Then they cheerfully insisted on transporting the balance six teddies to poor Jussi in Norway who wanted all those items, but will end up with just a few!

It is not the first time I have met spontaneous, honest, enthusiastic interest in the products that Homeland Handicrafts develops and the women behind them. Three or four times this summer in Yerevan the same thing happened- a group of Americans once, a group of Dutch with some Russians mixed in another time, and now the Norwegians. And then there are the great folks in Philly, Boston and LA who also are doing their best to promote what we do, and not from a profit motive, but from the bottom of their hearts. The ladies in Berd and Goris just can't keep up with the demand, so slowly more and more women are being added- jobs created.

Each decent person just wants to do good, to contribute in a positive way, given the opportunity to do so in a practical way. That principle was proven again last night.

Such spontaneous acts of genuine generosity charge my batteries, feed my soul.


We have only just begun!

Saturday, November 5, 2011

The Small Things

On Thursday I was up in Shamshadin again.

This time I took Ann, a Norwegian psychiatrist and Al, an American Armenian with me.  Al had been touched by my interview with Mariam Yesayan in Chinchin, and wanted to meet her.  But as we rolled into the village I thought I would take them up to the 'top of the world' in a park outside of Chinchin.  There they were blown away by the panorama view, the beauty of the rough nature, and the purity of the air. Al has found his new yoga place.

And then to the Yesayan house, where the knitting women came in and presented their wares- over 100 snowflake coasters in a range of colors.  Al had ordered a bunch of them, and paid the women then and there.  Their faces were precious as they saw the cash lay on the table.  Smiles ear to ear.  They had earned money for the first time in a long time- hard earned and sorely needed money.  Hasmik and Lilit leaned over the table, eager to show a better suggestion on how to finish the edges of the coasters so they wouldn't curl so much.  They chattered away, flush with the excitement of a new situation in Chinchin.  It was the strength of these women, combined with a wonderful Shamshadin sense of humor that impressed Al and Ann, and always impresses me.  Ann got caught up in the positiveness of it all, and ordered 50 coasters as Christmas gifts on the spot.  The women cackled in excitement- Do we have enough yarn?  When do you need them?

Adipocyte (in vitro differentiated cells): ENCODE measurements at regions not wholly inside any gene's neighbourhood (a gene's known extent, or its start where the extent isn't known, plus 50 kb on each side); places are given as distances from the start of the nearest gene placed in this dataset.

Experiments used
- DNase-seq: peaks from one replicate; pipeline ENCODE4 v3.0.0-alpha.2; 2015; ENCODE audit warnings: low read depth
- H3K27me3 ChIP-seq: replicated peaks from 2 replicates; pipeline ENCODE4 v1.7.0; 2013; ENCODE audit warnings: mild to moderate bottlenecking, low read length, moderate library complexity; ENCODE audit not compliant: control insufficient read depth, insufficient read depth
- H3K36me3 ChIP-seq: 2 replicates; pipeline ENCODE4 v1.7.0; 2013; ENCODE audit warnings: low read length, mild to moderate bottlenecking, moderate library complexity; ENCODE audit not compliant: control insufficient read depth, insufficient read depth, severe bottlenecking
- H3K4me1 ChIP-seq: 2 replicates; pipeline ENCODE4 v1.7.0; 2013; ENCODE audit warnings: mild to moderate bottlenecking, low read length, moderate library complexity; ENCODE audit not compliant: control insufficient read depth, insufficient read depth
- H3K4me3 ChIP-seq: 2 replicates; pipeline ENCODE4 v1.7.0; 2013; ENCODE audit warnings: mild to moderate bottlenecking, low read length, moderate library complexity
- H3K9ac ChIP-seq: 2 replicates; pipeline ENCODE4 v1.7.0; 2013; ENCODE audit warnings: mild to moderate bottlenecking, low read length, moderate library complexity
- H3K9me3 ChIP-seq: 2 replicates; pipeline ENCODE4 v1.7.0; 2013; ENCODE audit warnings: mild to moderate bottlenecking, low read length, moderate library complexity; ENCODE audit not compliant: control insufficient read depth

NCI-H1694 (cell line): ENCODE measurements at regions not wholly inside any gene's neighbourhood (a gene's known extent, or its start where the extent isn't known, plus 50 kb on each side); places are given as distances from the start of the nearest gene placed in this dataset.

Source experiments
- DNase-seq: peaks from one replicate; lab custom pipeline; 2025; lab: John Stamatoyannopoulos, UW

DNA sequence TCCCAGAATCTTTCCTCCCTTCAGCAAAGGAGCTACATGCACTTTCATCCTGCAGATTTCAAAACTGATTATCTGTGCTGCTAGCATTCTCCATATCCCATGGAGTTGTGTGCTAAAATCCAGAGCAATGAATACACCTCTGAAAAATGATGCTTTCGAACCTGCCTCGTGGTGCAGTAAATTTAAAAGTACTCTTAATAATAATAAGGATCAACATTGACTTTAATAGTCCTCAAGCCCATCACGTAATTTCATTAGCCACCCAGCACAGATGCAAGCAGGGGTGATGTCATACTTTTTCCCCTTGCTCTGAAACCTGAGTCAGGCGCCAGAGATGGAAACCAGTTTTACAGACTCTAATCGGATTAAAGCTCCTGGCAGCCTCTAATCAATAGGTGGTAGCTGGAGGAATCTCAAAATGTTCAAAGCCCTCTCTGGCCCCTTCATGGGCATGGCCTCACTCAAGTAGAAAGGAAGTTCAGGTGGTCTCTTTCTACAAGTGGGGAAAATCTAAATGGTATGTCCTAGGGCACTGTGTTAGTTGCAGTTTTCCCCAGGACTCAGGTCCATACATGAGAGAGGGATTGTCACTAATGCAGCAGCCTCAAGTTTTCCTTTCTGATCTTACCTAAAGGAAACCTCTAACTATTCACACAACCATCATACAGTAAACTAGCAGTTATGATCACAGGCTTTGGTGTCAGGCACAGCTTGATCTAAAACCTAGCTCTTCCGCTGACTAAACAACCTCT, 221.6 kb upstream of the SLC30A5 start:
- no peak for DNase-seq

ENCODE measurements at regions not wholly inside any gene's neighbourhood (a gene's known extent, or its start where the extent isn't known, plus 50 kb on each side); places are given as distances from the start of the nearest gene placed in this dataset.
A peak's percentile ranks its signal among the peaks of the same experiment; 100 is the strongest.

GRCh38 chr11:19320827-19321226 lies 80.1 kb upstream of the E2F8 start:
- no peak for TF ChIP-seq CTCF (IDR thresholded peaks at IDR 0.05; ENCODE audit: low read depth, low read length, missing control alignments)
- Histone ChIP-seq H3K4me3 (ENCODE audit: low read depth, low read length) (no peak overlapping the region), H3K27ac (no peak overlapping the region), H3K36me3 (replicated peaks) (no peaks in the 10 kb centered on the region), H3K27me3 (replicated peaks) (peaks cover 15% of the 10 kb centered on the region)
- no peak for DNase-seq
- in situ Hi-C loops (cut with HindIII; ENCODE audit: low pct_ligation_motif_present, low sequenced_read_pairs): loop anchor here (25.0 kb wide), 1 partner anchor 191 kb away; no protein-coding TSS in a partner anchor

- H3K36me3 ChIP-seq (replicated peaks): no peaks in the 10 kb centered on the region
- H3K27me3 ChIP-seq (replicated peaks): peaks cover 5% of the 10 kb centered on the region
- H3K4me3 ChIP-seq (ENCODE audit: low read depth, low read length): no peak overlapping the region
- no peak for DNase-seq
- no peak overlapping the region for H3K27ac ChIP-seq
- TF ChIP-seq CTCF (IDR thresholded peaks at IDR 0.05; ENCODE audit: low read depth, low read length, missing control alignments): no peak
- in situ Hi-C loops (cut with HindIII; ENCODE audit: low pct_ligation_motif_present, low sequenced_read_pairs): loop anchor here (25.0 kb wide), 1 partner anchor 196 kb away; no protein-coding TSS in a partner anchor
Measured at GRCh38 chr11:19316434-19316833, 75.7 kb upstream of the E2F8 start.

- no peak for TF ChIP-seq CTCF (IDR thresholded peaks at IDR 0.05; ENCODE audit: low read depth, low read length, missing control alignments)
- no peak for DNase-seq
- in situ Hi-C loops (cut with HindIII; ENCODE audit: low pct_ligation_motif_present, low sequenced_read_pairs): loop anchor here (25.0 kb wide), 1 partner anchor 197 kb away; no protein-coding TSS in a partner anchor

After a fabulous village snack of fresh bread, pickles and home made cheese, we rolled full of impressions out of Chinchin towards Nerkin Karmiraghbyur.  I had interviewed a young man there named Vardan a few weeks earlier on, so I tried to call him to say we were coming.  But he didn't answer- hadn't answered for the past few days.  That probably means he is at the front line as a hired soldier.  Hope he is safe.

On to Berd, we visit the ladies of the Berd Womens Resource Center, and Tamara and Seda as always are knitting away, bear body parts strewn across the table, waiting for assembly.  They had five more bears ready for us.  We talked about the future, about how to increase production, lower prices, export, make these beautiful little creatures into a thriving business.  Seeds were planted.  They need nourishment to grow, but it will come.

Rushing home on the Berd-Chambarak road, we cannot see more than ten meters in front of us due to thick fog.  Nothing of the fantastic view on the left side of the road for about 50 kilometers is visible.  Oh well, at least the tree poachers were also kept off that road- a few trees saved today, maybe.  And so home to Yerevan.

These trips are so important to me.  They make me physically tired, but spiritually happy.  Al and Ann and all the others that have joined me on trips to Shamshadin will remember them- Mariam, Hasmik, Lilit, Vardan, Anahit, Seda, Tamara and all those other women up in our beloved Shamshadin.

But in addition to these great people, I will remember the small things, like this little flower at 'the top of the world' in Chinchin.

Sunday, October 30, 2011

Not So Creepy Critters